A screenplay or script is a written work that is made especially for a film or television program. Screenplays can be original works or adaptations from existing pieces of writing. In them, the movement, actions, expression, and dialogues of the characters are also narrated. A play for television is known as a teleplay.
Format and style
The format is structured in a way that one page usually equates to one minute of screen time. In a "shooting script", each scene is numbered, and technical direction may be given. In a "spec" or a "draft" in various stages of development, the scenes are not numbered, and technical direction is at a minimum. The standard font for a screenplay is 12 point, 10 pitch Courier.
The major components are action and dialogue. The "action" is written in the present tense. The "dialogue" are the lines the characters speak. Unique to the screenplay (as opposed to a stage play) is the use of slug lines.
The format consists of two aspects:
- The interplay between typeface/font, line spacing and type area, from which the standard of one page of text per one minute of screen time is derived. Unlike in the United States where letter size and Courier 12 point are mandatory, Europe uniformly uses A4 as the standard paper size format (but without a uniform font requirement).
- The tab settings of the scene elements (dialogue, scenes headings, transitions, parentheticals, etc.), which constitute the screenplay's layout.
The style consists of a grammar that is specific to screenplays. This grammar also consists of two aspects:
- A prose that is manifestation-oriented, i.e. focuses largely on what is audible and what is visible on screen. This prose may only supply interpretations and explanation (deviate from the manifestation-oriented prose) if clarity would otherwise be adversely affected.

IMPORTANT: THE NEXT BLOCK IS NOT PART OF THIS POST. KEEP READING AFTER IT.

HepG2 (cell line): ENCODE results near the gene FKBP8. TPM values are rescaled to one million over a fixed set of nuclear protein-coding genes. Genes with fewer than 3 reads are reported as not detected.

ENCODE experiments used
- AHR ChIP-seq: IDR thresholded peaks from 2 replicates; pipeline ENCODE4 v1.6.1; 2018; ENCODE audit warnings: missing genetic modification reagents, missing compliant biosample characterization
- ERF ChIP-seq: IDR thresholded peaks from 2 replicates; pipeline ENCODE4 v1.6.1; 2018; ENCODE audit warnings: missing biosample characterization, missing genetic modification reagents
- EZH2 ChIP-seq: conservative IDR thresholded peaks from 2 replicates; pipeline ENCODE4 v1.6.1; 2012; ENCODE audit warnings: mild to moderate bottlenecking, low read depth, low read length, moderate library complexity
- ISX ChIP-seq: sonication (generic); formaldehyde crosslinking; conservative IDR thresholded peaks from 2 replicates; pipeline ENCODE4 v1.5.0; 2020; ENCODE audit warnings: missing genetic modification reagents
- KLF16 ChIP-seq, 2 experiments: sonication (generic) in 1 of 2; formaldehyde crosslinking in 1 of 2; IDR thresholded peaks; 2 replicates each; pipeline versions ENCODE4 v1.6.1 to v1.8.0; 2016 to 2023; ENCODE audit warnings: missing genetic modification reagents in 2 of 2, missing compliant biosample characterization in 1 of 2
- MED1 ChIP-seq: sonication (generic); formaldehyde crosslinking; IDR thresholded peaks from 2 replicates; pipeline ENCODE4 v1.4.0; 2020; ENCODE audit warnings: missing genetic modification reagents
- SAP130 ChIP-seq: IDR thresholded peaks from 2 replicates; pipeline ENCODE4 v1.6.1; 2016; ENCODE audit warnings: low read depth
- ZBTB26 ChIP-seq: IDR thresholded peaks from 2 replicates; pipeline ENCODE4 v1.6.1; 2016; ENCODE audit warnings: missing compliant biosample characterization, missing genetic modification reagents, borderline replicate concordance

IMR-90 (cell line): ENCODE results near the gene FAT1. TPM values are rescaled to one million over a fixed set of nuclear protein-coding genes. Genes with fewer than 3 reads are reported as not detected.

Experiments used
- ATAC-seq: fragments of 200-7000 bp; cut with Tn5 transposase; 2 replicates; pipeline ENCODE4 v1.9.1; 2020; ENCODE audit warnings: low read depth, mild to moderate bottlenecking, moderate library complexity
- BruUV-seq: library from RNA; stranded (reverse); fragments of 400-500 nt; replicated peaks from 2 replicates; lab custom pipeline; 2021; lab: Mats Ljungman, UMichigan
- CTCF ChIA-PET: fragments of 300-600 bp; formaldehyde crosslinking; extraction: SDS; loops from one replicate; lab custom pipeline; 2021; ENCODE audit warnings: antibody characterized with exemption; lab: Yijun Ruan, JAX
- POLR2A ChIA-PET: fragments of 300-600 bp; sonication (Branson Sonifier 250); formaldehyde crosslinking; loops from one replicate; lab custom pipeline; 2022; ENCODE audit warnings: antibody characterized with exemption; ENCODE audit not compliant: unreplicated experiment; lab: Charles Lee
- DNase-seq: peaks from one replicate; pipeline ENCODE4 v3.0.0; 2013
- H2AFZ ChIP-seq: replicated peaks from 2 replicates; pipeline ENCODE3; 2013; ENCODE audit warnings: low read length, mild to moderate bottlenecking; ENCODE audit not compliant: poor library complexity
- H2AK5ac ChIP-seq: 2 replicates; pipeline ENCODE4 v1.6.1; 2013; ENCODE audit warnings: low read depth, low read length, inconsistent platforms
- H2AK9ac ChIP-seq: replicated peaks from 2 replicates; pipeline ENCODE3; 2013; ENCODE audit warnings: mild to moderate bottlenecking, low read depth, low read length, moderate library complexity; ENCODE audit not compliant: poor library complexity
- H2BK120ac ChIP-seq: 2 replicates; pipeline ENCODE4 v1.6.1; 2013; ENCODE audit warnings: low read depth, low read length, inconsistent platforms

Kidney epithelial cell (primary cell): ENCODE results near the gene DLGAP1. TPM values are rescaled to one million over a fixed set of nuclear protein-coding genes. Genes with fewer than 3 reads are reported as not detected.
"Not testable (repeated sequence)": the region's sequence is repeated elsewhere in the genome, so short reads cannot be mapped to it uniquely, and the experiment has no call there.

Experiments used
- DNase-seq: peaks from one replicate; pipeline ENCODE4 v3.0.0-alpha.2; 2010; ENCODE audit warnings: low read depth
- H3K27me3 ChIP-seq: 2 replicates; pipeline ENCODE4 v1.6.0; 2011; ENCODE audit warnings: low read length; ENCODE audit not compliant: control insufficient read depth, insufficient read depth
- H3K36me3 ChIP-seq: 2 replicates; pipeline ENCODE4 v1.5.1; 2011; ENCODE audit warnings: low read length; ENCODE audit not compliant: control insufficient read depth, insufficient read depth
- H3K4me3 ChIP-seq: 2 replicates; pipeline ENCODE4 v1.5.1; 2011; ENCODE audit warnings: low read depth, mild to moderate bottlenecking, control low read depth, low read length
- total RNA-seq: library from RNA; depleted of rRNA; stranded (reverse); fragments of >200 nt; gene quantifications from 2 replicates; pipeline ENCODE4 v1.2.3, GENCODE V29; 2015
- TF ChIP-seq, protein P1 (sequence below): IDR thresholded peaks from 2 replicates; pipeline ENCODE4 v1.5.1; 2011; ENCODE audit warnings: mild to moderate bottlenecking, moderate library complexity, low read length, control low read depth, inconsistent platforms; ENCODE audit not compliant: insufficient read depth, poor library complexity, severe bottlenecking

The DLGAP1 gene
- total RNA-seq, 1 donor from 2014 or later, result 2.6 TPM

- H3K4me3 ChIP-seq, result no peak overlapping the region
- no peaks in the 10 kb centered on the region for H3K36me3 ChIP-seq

- Codified notation of certain technical or dramatic elements, such as scene transitions, changes in narrative perspective, sound effects, emphasis of dramatically relevant objects and characters speaking from outside a scene.
Types of screenplays
Screenplays can generally be divided into two kinds; a 'spec' screenplay, and a commissioned screenplay.
A speculative screenplay is a script written with no upfront payment, or a promise of payment. The content is usually invented solely by the screenwriter, though spec screenplays can also be based on established works, or real people and events.
A commissioned screenplay is written by a hired writer. The concept is usually developed long before the screenwriter is brought on, and usually has many writers work on it before the script is given a green-light.
Detailed computer programs are designed specifically to format screenplays, teleplays and stage plays. Celtx, DreamaScript, Movie Magic Screenwriter, Final Draft, Movie Outline 3.0, FiveSprockets, and Montage are several such programs. Software is also available as web applications, accessible from any computer, and on mobile devices.
- Writing section from the MovieMakingManual (MMM) Wikibook, especially on formatting.
- Act structure
- Closet screenplay
- Screenplay slug line
- Screenwriter's salary
- Screenwriting software
- List of film-related topics
- List of screenwriting software
- Dreams on Spec
- Guide to Literary Agents
- Writer's Digest
- David Trottier (1998). The Screenwriter's Bible: A Complete Guide to Writing, Formatting, and Selling Your Script. Silman-James Press. ISBN 1-879505-44-4. - Paperback
- Yves Lavandier (2005). Writing Drama, A Comprehensive Guide for Playwrights and Scritpwriters. Le Clown & l'Enfant. ISBN 2-910606-04-X. - Paperback
- Judith H. Haag, Hillis R. Cole (1980). The Complete Guide to Standard Script Formats: The Screenplay. CMC Publishing. ISBN 0-929583-00-0. - Paperback
- Jami Bernard (1995). Quentin Tarantino: The Man and His Movies. HarperCollins publishers. ISBN 0-002556-44-8. - Paperback
- Riley, C. (2005) The Hollywood Standard: the complete and authoriative guide to script format and style. Michael Weise Productions. Sheridan Press. ISBN 0-941188-94-9.
Filmmaking Development Pre-production Production Post-production Distribution Others
Filmography • Guerrilla filmmaking
See also Narrative Character Plot Setting Theme Style Form Genre Narrator Tense Medium Related
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